Over spring break, the mainstream sports media did something it rarely ever does: it paid attention to hockey. Thanks to Vancouver Canucks’ winger Todd Bertuzzi’s malicious cheap shot on Colorado Avalanche player Steve Moore on March 8 — a sucker punch that easily could have paralyzed the Harvard alum — every ESPN anchor, Sports Illustrated writer, and practically everyone else with a few seconds in front of the camera or sportswriter’s badge got a chance to kick a sport while it was down.

I had plenty of time to witness such attacks during my island vacation, spent in Rhode Island, which contrary to popular belief is not an island. SportsCenter should have a new ad with me in sweatpants on my couch, displaying “Sean Singer watches, the 10 a.m., 11 a.m., 12 p.m., and 1 p.m. SportCenter. Which SportsCenter do you watch?”

The NHL has long been treated as the stepchild, a violent sideshow, somewhat out of place among the other three North American professional sports. Ironically, Kornheiser, Wilbon and Co. chose the wrong moment to go after hockey. Bertuzzi’s disgrace has about as much to do with fighting as fractal geometry has to do with natural sciences.

If the media was looking for a moment to criticize hockey, March 5 would have been the right time. That night in Philadelphia, the Flyers and the visiting Ottawa Senators combined for an NHL-record 419 penalty minutes. The game’s final minutes were so ugly that it took the referees 90 minutes after the game to sort out the box score. Rumors of an Ogie Oglethorpe sighting went unproved, but the Wachovia Center would have certainly been a hospitable environment for the Hanson Brothers that night. Despite the fisticuffs and bloodying, apparently Bertuzzi’s rabbit punch was the appropriate catalyst for calls to ban fighting in the NHL.

Rattle off the replays of Tie Domi’s elbow to Scott Niedermayer’s head, Dale Hunter’s illegal check on Pierre Turgeon, or Marty McSorley’s stick to Donald Brashear’s temple all you want. These are the exceptions, not the rule. Those aggressors themselves would probably be quick to tell you that their actions have no place in hockey. Is fighting costing the game new fans? I doubt it.

The same people who would shudder at Eric Lindros’ jaw-breaking blow to Joe Thornton earlier in the season would probably also not appreciate one of Rob Blake’s bone crushing, yet perfectly legal, body checks. You want a real sideshow, look to the other professional sports. Terrell Owens pulling out a Sharpie and autographing a football after a touchdown. Joe Horn hiding a cell phone beneath the goal post for post TD celebration. Ricky Davis shooting on his own basket to get his 10th rebound for a triple double. Those are sideshows.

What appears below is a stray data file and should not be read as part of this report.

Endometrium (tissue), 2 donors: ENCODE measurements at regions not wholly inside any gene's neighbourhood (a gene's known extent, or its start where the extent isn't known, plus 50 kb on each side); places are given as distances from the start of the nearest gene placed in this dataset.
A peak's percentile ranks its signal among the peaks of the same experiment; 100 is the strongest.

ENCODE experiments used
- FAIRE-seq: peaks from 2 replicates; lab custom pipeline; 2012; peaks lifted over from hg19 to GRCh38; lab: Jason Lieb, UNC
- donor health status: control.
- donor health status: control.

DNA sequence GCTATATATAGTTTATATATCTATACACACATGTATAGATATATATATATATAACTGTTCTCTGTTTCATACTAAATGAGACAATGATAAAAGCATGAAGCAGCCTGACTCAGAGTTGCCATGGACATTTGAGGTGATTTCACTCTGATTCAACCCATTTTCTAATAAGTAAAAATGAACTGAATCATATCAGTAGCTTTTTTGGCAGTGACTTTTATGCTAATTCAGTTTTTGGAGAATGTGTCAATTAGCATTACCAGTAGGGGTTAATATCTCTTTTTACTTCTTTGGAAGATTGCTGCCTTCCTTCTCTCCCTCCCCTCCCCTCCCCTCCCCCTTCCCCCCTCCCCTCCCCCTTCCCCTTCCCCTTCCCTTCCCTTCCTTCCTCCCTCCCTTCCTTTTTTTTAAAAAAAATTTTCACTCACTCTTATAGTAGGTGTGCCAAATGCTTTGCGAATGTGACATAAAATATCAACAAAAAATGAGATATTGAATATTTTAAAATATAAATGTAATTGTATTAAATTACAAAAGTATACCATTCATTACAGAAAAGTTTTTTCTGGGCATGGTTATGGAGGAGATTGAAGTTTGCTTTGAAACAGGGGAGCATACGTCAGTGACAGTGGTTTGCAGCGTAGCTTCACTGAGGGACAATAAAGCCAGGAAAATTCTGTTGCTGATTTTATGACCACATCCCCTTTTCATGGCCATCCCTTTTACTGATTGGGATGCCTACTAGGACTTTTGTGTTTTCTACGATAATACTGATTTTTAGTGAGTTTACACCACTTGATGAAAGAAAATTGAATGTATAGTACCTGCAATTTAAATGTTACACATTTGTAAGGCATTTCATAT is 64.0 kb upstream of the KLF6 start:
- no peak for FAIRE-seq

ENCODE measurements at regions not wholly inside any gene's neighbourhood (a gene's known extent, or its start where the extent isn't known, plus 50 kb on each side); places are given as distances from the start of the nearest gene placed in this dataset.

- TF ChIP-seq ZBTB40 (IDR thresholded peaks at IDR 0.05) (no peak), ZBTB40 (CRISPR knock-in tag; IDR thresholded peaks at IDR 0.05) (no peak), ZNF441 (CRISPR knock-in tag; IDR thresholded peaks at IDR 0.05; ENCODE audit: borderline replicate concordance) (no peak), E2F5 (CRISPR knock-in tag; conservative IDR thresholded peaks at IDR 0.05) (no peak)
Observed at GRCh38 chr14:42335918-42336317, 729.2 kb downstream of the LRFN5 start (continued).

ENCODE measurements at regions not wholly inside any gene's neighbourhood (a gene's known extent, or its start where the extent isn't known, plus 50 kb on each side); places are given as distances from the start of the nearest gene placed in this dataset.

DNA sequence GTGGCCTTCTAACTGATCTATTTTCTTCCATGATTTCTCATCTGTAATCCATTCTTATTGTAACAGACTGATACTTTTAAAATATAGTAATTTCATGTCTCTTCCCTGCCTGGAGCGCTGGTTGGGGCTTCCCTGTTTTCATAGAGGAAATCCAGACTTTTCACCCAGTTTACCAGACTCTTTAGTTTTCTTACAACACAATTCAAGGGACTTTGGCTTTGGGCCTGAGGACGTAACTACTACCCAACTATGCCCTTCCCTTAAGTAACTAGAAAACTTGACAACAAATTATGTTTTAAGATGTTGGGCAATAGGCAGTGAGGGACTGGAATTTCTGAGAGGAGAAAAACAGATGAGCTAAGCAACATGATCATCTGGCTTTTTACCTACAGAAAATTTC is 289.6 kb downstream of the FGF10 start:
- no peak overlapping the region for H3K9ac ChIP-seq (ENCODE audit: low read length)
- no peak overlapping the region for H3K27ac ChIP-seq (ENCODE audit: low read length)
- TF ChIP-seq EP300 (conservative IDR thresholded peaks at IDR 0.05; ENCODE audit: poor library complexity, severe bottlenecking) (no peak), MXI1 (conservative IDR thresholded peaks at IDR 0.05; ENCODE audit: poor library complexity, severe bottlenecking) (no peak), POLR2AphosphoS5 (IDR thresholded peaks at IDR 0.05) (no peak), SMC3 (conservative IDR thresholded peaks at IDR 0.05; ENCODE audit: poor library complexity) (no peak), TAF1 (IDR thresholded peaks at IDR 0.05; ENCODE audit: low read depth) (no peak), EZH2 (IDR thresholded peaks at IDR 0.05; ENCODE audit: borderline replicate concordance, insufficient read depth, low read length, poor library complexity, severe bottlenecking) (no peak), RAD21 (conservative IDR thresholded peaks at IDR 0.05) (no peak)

I do not mean to equate these actions with a life-threatening blow, but there is a reason Joe Sakic, Jarome Iginla or Jeremy Roenick would never pull a stunt like that: they respect their game and if they ever did something like that, there would surely be an enforcer looking for them on their next shift.

The most similar professional sport in terms of a code of behavior is baseball, steeped in centuries of tradition. No one seemed outraged when the Mets planned revenge on Roger Clemens when he had to bat at Shea Stadium in June of 2002. If you can sleep better at night because Shawn Estes, Clemens, Pedro Martinez or any other vengeful pitcher says he did not mean to bean a batter, your distinction between dreams and reality is a little blurry. Maybe another Tony Conigliaro-type incident would suddenly change your mind. Relatively speaking, a face-to-face fight isn’t so bad.

On December 12, 1933 Hall-of-Famer Eddie Shore hit fellow Hall-of-Famer Ace Bailey from behind in a Bruins versus Maple Leafs game, ending Bailey’s career. Cheap shots are not a new problem in hockey or one unique to it. It is also not a problem resulting from the allowance of fighting. If the NHL wants to crack down on something, it should be on the form of extreme and deplorable vigilante justice dished out by teams and players, like Bertuzzi, that makes fisticuffs look like a pillow fight.

Allowing fighting did not lead to Steve Moore’s fractured vertebrae — a reckless and moronic Todd Bertuzzi did. Thankfully Bertuzzi’s spineless action did not cost Moore his life.